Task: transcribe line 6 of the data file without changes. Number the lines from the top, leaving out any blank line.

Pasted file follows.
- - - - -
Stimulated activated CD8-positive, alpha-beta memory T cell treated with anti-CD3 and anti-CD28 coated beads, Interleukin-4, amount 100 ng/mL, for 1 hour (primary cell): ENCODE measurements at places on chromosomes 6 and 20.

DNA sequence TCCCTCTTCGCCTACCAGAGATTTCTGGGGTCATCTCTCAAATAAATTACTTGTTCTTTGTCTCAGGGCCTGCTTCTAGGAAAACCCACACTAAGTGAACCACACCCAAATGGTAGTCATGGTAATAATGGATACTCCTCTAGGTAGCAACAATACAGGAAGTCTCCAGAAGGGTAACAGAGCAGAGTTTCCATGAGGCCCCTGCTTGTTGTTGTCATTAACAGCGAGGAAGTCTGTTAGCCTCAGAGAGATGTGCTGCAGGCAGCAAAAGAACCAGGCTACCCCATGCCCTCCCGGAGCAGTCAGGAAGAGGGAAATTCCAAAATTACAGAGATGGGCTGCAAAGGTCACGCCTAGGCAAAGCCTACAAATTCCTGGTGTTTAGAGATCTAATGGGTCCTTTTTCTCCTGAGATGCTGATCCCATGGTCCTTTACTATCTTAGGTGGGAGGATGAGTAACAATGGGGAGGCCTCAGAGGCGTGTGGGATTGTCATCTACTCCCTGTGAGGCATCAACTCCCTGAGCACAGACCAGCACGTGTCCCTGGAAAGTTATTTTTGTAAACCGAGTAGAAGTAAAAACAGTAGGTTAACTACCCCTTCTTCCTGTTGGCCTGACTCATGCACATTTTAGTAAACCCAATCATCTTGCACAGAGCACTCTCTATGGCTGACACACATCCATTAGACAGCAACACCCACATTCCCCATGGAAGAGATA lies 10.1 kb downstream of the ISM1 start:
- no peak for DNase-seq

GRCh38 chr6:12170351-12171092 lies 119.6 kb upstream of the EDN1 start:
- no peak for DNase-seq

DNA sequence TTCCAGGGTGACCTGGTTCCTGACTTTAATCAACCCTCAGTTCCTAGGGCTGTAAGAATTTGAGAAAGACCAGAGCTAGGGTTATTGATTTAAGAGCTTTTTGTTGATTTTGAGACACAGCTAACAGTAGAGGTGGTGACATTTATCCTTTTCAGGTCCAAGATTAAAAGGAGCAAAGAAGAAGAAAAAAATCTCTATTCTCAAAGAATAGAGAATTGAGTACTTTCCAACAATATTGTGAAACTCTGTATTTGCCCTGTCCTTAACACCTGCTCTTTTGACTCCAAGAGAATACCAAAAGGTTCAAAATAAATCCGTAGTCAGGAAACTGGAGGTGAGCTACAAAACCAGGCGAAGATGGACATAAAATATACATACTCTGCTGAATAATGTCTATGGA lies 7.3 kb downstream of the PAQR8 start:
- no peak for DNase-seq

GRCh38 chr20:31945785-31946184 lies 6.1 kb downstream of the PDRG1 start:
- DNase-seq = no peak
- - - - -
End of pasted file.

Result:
DNA sequence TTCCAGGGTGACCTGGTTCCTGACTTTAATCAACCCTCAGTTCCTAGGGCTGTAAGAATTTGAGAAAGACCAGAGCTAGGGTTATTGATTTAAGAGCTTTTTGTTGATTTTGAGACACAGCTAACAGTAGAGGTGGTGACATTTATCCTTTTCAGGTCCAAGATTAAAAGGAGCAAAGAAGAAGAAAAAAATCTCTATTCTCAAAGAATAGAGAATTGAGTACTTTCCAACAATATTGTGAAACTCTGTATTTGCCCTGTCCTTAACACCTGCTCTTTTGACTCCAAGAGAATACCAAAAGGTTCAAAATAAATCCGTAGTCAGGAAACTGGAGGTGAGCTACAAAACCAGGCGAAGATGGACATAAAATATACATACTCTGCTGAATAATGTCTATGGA lies 7.3 kb downstream of the PAQR8 start: